Davey's Voice is Now Deeper, Richer


#1

I love AFI’s older albums. My favorite album is AOD. But I go back and listen and compare to the last 3/4 albums (that I don’t even necessarily like as much as AOD) and I like Davey’s voice better, now. If I remember correctly he hurt his voice somewhat seriously a few years ago, right? So I assume that means he healed and had to find a different way to express that sound, that music that is AFI.

And really, he’s done an amazing job. I may not like the subject matter (lyrics are a big thing to me, but apparently some people “like the beat?” anyway), but his voice has really matured. I’d LOVE to hear a lot of the older songs recorded in his current style, but I assume singing them like he did is what contributed to his vocal damage in the first place.

He’s grown so much as a person and vocalist/musician, I just wish I could hear him record the old things I love even better! But I’m sure that holds little to no interest to him as an artist, and I get it. I don’t really feel like drawing things I did in 8th grade over again, either.

How do you feel about the evolution of the band member’s individual sound? Not as a whole, but individually. Voice, guitar, bass, drums, production, anything?


#2

You, my friend, have touched upon one of my favorite topics. I can go on for days about this. I’ll cover Davey and Jade right now and try and come back to Hunter and Adam in a bit.

Alright, let’s talk Davey. I’m a writer by trade/profession, and I have him to thank as one of my biggest influences. When I first listened to them as a kid, I was struck by the sophistication of his lyrics compared to those of other “punk” lyricists. There was something almost Baudelarian about his work. That really spoke to me, a kid who grew up on Poe and Lovecraft and Dickinson.

His vocal progression is stunning. There’s a level of confidence that he has gained over the years that has allowed him to take more risks vocally and career wise that I think we can all appreciate. I really think that, despite how polarizing the album is, Decemberunderground was a breakthrough for all of them, and for Davey it was an era in which he could try new things vocally that have only been perfected in the subsequent years.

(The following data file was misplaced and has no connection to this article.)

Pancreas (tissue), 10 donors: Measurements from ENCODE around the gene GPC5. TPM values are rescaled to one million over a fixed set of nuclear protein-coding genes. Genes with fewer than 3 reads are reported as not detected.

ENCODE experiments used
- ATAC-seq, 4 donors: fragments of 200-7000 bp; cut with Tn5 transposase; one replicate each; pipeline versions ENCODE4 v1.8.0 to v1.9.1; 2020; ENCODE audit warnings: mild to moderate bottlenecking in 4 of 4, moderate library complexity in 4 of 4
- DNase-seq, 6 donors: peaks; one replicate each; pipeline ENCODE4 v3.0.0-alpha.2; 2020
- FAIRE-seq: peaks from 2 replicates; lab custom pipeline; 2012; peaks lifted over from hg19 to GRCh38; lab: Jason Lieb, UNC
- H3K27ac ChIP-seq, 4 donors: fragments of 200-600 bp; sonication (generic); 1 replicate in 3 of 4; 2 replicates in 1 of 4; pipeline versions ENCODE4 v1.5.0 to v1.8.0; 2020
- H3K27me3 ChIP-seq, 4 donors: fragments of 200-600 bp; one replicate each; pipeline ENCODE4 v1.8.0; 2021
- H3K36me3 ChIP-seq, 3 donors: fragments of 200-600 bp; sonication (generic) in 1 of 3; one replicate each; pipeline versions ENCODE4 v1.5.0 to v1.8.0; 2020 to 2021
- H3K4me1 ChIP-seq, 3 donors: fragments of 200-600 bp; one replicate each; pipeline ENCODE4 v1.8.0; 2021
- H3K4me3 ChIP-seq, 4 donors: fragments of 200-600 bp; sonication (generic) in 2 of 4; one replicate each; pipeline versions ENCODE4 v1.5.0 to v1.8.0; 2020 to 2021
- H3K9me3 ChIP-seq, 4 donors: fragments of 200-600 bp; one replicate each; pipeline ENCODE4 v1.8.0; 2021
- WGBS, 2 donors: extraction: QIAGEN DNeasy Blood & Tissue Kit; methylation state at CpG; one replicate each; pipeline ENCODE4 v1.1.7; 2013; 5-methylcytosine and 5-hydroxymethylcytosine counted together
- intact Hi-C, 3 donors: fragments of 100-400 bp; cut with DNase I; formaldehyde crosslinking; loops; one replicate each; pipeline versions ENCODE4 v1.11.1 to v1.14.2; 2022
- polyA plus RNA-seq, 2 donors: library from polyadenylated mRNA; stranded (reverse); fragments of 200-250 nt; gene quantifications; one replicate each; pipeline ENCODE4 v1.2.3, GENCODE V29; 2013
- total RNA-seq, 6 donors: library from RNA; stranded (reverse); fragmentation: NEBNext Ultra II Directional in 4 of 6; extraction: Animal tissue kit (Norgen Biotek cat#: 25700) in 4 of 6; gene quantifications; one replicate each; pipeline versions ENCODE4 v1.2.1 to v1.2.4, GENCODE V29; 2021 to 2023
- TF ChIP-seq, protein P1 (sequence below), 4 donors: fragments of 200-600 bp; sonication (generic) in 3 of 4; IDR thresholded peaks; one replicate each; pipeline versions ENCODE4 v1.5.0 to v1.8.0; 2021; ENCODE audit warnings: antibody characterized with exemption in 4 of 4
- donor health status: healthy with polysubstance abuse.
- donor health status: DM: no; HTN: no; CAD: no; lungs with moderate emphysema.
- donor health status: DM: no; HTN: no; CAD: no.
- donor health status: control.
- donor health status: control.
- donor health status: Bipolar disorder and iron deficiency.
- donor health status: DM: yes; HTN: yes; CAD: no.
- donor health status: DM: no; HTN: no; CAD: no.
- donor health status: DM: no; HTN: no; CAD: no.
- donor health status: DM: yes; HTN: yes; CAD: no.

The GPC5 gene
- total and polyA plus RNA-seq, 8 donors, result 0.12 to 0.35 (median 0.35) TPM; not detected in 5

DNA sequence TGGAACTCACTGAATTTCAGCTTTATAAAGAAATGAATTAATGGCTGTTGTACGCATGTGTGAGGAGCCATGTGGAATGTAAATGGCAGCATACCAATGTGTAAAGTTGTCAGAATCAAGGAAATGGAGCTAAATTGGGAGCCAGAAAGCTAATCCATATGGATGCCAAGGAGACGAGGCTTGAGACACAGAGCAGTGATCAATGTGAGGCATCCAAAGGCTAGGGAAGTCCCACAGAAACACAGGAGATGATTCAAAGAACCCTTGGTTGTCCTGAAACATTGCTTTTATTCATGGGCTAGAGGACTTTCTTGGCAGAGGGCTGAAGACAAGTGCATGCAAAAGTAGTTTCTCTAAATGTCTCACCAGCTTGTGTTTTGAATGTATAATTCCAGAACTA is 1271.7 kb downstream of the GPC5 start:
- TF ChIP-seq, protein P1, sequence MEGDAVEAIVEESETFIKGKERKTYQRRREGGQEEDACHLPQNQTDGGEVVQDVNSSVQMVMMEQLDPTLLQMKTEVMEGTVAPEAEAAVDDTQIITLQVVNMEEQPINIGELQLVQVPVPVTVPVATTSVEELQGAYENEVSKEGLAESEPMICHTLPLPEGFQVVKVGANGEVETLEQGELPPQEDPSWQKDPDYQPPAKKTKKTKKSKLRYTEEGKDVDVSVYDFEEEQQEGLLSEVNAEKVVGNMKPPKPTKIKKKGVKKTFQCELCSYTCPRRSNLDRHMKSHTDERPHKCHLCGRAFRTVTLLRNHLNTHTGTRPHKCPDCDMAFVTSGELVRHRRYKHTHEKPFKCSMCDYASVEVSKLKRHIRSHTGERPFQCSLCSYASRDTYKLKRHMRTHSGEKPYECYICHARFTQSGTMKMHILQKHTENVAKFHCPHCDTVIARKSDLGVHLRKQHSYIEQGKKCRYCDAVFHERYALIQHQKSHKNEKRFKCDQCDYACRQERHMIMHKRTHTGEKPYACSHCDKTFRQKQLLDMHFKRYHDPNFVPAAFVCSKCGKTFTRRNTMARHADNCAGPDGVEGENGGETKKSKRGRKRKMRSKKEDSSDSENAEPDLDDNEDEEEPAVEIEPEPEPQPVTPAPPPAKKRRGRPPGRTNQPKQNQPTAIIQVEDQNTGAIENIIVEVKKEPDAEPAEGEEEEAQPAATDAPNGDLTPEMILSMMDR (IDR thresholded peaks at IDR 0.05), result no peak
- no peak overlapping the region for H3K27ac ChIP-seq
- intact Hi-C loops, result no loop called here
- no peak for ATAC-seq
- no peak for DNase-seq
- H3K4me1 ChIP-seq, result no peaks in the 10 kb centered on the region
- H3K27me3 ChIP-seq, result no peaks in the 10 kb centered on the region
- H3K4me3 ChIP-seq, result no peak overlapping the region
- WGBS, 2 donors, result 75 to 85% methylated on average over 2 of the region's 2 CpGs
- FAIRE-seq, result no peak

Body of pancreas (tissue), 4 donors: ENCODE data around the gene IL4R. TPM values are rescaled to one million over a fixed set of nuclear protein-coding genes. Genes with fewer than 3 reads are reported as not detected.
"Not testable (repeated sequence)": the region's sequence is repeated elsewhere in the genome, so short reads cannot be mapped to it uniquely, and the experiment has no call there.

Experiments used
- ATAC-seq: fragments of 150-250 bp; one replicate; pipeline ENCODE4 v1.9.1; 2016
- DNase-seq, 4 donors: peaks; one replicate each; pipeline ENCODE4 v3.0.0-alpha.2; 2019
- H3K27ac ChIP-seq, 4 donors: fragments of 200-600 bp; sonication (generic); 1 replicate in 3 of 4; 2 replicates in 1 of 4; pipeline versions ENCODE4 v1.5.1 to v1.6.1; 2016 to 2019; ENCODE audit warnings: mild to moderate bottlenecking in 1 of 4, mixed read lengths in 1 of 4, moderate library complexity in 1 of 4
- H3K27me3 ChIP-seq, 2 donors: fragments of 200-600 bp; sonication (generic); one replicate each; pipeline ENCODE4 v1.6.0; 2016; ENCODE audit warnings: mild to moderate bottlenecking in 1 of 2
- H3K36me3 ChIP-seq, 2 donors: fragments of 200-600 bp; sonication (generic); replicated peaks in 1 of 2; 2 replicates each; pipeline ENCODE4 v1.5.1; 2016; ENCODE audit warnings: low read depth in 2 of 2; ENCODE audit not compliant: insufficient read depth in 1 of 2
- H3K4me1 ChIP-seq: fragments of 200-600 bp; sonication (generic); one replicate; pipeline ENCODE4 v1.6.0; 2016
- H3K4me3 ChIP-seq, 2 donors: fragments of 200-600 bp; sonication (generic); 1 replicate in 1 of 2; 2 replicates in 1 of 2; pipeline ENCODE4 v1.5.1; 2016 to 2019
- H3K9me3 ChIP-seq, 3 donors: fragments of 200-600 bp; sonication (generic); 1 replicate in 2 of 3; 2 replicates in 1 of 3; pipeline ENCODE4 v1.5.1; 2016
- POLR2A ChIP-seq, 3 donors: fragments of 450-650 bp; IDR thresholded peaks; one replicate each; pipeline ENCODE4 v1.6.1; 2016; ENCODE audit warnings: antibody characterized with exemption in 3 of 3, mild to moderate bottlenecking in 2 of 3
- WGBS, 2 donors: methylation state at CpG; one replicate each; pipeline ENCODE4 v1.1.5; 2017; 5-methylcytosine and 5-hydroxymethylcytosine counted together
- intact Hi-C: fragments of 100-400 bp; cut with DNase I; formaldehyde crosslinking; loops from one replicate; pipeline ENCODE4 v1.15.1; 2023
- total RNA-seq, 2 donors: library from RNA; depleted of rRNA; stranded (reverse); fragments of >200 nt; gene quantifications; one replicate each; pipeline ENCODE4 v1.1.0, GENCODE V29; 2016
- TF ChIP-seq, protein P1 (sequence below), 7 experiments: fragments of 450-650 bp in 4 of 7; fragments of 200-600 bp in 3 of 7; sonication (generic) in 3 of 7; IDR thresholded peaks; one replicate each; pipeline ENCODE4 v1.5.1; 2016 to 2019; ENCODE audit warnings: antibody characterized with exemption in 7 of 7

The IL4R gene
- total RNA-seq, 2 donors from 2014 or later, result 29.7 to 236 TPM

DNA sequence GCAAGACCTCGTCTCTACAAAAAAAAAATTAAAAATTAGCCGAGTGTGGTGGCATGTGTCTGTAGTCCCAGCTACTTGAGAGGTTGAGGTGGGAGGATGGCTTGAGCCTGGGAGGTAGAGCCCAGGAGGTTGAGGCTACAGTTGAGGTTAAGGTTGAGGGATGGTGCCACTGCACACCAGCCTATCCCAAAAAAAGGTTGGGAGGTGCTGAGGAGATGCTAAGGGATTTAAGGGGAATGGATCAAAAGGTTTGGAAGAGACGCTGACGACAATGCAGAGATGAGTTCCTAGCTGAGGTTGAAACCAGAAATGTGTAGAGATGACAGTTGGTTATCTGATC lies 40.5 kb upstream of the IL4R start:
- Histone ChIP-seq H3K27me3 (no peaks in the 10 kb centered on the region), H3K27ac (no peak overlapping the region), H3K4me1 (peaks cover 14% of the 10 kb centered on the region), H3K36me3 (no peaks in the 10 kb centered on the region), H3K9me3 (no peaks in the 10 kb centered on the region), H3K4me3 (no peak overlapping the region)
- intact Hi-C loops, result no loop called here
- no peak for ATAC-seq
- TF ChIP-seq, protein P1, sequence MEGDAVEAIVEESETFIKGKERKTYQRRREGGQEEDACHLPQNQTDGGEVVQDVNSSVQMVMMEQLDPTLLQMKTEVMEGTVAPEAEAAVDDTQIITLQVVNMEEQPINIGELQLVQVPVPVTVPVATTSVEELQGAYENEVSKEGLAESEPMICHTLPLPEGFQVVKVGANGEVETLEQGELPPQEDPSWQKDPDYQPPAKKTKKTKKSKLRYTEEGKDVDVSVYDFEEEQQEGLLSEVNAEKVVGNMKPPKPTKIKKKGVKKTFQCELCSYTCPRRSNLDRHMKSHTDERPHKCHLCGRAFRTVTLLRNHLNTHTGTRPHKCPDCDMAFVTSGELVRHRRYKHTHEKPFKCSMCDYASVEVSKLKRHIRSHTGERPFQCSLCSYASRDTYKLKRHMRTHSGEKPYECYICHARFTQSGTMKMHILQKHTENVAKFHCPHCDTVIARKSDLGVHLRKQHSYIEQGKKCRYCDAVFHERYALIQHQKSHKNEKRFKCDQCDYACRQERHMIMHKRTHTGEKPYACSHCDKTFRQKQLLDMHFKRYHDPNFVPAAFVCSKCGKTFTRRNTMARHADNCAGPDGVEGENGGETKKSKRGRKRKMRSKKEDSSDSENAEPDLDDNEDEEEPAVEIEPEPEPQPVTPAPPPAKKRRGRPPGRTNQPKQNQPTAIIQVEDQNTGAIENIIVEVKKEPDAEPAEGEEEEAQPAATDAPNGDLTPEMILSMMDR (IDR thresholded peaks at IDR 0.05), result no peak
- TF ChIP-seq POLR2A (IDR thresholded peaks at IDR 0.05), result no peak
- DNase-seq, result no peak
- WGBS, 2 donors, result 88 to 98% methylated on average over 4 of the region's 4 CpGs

Of course, I admire everything he’s done on the side, but that’s a whole new argument.

And on to Jade:

He’s admitted that the bands he was in before AFI were always a bit more melodic than was pre-Jade AFI, and I think that is a good thing. You could tell he was trying out incorporating melodies into AFI’s sound with Black Sails, and he just became braver and braver. Davey and Jade have mentioned before how much they admire each other’s work and how confident they are with each other’s boundaries; I think that that knowledge and intimacy has allowed for them to push each other. For Davey, Jade knows his limits vocally. And for Jade, Davey has a tendency to always speak highly of him, and I think that that really lends Jade confidence to try new sounds and push their style in different directions. I also think that because they work on different projects, that Jade knows that should something not work for AFI, he can try it somewhere else (he did say how Love Like Winter was going to be a Blaqk Audio track). Jade’s level of confidence in his abilities has grown through the years, and we can definitely hear that in the music.

I also think, for both of them, that as they get older and move away from boundaries of “that’s punk” and “that’s not punk,” that they are able to just create and not worry about genre or credibility anymore (not that I think that was ever a conscious concern; I just think that as teenagers and young twenty-somethings, you’re going to want to fit into your chosen crowd, and subconsciously that’s going to lead you to making decisions that keep you within the “rules” of that crowd).

The guitar work has become more complex, though Jade does find a great balance between punk riffs and more technical guitar work (something he talks about in recent interviews); the vocals have been pushed, and the lyrics are becoming more and more elegant.

They are a song-writing duo that continues to evolve and grow elegantly.


#3

Davey has kept me into the band throughout the years honestly. I like the other guys, but his voice and lyrics are what I find the most interesting part of their music. I agree with you on loving the way his voice has matured, I think it is for the better generally. The best showcase of this recently is DREAMCAR and the latest Blaqk Audio album. His voice is way more mature, deeper and confident than before it seems. I like The Blood album too, but to me it doesn’t seem quite the same. His vocal parts in Blood and parts of Burials seems a little off balance to me for some reason.